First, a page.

Thursday, July 10, 2014

Welcome to the My Becker's Story blog!

Welcome to the My Becker's Story blog!

Join me as I share my Becker Muscular Dystrophy Story.


My name is Brad Miller I am a freelance journalist living with Becker Muscular Dystrophy, a condition which limits my ability to walk and gets progressively worse over time. I created the My Becker's Story blog in 2010 to share my story and to help raise awareness about Muscular Dystrophy. Along with sharing my story I also raise awareness about accessibility and the issues people with disabilities face. When it comes to the My Becker's Story blog even though the focus is on Becker's Muscular Dystrophy I also want to encourage those affected by other conditions even other forms of Muscular Dystrophy to join in as well. I truly believe when we join "Together" we can make a difference in our communities and raise even more awareness about Muscular Dystrophy and the issues people with disabilities face. The main focus behind the My Becker’s Story blog is to tell my story in hopes that it will somehow help those living with Becker’s Muscular Dystrophy, as well as their families and friends.

What people are saying about the My Becker's Story blog:


"Hi there, I also suffer from BMD. Just read the blog and the first half is like reading my personal history!!"

"I ran across your spot today, you sure have a lot on here I will have to check in a lot. I also have BMD and everything you say resonates deeply."

"I am also in my mid-30's with Becker's from the UK so thought i'd join and say hello! Struggling with all the same things as mentioned in the blog!"

"I am new to this group. Just want to say it is nice to meet people who understand."

 "I love your blog and it is nice to know there are others out there facing the same challenges as I do each and every day."

If you would like to read my personal story about growing up with Becker Muscular Dystrophy please click on the image below.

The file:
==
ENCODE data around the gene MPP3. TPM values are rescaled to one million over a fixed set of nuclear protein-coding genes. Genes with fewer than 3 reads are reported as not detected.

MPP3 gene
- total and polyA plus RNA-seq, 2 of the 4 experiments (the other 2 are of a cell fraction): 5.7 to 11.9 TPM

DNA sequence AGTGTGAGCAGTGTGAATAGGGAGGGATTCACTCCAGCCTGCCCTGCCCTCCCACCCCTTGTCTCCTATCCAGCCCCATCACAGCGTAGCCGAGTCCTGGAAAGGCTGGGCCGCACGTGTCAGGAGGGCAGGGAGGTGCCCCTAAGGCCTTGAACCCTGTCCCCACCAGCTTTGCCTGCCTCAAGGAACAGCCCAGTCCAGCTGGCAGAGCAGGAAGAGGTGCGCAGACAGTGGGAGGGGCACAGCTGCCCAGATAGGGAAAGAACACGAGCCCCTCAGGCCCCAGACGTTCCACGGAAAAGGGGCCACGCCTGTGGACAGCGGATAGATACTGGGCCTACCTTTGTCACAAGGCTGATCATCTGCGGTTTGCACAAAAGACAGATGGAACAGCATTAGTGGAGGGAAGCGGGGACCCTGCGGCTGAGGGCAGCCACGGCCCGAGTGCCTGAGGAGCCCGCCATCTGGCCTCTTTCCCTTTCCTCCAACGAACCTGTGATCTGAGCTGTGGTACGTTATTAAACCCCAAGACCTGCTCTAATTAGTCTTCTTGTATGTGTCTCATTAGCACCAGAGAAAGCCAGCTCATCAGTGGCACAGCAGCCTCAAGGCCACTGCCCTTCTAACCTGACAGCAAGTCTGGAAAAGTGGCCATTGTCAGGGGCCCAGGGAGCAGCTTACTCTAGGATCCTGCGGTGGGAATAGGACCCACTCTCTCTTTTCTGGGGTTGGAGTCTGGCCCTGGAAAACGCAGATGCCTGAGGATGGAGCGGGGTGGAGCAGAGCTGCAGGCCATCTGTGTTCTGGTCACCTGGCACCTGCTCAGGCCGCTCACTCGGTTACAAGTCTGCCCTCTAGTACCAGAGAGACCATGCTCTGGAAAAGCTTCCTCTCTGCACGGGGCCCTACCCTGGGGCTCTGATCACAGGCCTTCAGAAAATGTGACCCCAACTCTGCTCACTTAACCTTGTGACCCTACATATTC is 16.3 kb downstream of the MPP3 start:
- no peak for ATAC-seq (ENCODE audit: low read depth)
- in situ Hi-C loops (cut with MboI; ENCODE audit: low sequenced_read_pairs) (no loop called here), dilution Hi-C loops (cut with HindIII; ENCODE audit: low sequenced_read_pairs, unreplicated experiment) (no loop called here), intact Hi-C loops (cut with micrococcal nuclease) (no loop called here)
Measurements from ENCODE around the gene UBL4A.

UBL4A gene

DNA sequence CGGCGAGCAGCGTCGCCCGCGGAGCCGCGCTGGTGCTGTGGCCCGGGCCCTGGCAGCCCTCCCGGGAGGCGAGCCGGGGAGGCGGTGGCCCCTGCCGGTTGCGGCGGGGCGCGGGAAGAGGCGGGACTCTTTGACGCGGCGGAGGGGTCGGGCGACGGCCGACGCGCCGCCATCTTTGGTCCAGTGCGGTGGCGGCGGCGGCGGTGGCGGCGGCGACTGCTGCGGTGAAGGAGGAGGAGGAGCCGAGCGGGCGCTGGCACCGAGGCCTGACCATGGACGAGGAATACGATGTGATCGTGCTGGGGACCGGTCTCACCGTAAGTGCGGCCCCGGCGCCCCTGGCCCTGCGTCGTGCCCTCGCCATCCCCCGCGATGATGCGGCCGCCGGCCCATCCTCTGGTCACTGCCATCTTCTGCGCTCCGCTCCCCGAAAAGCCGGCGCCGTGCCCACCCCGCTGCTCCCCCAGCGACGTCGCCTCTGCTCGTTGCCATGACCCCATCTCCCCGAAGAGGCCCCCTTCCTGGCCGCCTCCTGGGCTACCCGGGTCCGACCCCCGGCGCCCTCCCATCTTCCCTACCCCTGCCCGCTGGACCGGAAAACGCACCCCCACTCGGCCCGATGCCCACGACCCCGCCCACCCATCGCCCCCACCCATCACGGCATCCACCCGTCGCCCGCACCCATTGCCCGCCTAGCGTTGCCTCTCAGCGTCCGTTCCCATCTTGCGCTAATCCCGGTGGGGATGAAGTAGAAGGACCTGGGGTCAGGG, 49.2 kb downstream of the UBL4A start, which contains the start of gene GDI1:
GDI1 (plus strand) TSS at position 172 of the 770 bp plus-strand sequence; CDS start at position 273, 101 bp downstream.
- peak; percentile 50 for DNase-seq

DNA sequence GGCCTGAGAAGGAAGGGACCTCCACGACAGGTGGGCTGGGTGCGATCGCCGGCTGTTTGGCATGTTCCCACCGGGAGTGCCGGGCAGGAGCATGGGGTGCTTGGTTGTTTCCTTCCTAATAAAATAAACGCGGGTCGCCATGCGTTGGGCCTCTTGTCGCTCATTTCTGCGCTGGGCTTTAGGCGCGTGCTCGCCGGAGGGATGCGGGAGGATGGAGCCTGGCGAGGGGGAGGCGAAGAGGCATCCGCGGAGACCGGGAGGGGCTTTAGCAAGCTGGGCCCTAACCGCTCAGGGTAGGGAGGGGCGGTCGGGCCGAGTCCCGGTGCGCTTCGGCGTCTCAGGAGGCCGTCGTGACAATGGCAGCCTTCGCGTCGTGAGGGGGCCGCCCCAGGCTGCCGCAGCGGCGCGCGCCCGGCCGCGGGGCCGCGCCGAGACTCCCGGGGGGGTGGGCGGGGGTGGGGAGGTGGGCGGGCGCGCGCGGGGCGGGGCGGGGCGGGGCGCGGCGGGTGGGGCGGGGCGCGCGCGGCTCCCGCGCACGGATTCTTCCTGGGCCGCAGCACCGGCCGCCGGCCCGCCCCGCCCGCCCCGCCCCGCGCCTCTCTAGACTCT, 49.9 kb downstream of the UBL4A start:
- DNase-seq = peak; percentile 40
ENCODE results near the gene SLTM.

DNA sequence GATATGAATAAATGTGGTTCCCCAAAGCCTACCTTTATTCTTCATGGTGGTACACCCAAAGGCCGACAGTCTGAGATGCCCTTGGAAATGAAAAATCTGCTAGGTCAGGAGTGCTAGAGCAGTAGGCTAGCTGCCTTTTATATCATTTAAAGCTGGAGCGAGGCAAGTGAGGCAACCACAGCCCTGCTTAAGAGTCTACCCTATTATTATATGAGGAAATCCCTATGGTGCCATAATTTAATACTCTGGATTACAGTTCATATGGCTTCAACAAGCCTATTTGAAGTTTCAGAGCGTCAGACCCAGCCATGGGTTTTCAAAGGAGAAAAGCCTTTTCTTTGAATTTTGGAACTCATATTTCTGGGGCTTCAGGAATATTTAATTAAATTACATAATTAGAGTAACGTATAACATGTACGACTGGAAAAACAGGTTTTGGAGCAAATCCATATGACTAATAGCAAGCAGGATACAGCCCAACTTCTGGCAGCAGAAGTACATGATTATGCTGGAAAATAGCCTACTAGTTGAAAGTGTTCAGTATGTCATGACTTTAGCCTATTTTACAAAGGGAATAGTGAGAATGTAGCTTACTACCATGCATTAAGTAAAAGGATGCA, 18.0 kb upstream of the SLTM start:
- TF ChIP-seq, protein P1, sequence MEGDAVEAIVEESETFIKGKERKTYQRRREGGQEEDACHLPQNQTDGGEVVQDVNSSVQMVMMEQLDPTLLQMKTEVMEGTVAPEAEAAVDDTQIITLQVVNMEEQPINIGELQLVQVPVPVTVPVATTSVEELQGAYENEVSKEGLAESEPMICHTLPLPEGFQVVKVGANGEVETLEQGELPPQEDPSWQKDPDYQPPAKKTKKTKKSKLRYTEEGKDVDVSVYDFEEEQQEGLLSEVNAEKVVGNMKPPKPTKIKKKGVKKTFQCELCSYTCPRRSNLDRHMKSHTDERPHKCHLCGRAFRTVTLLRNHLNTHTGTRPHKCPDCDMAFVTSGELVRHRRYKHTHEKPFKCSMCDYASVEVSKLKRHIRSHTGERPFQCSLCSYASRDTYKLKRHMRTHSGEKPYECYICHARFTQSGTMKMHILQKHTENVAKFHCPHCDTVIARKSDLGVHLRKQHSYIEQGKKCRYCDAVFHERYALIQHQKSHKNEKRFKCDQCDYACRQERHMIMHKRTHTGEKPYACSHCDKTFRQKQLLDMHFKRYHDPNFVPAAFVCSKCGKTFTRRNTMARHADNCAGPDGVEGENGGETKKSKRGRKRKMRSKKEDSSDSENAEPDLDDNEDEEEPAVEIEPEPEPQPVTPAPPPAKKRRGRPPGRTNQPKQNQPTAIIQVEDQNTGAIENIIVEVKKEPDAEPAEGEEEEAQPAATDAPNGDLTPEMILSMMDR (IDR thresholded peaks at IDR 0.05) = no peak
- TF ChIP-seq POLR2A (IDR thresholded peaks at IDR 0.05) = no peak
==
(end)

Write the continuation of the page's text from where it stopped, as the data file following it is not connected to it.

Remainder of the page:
When it comes to living with Becker's Muscular Dystrophy I intend to take what I have been through in my life and some how use it to help those going through a similar situation. When it comes down to it the main idea behind My Becker’s Story is to help those like me who are living with Becker’s Muscular Dystrophy, by creating a place for us to connect. I truly believe that we are in this "Together". And I believe that with every one’s help that together we can help raise awareness about Muscular Dystrophy around the world.
  

The Walk for Muscular Dystrophy



Team Brad at the 2013 Durham Region Walk for Muscular Dystrophy

 Along with sharing my story I also aim to make a difference in my community. Since 2010 my friends and family have joined "Team Brad" in support of my efforts to raise funds that benefit people like me who are living with Muscular Dystrophy. The Durham Region Walk supports Muscular Dystrophy Canada’s mission to enhance the lives of those affected by neuromuscular disorders. To learn more please (Click Here)

Thank you for visiting the My Becker's Story blog!


http://my-beckers-story.blogspot.com/p/contact-me.html
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Wednesday, July 9, 2014

Maintaining friendships while living with Muscular Dystrophy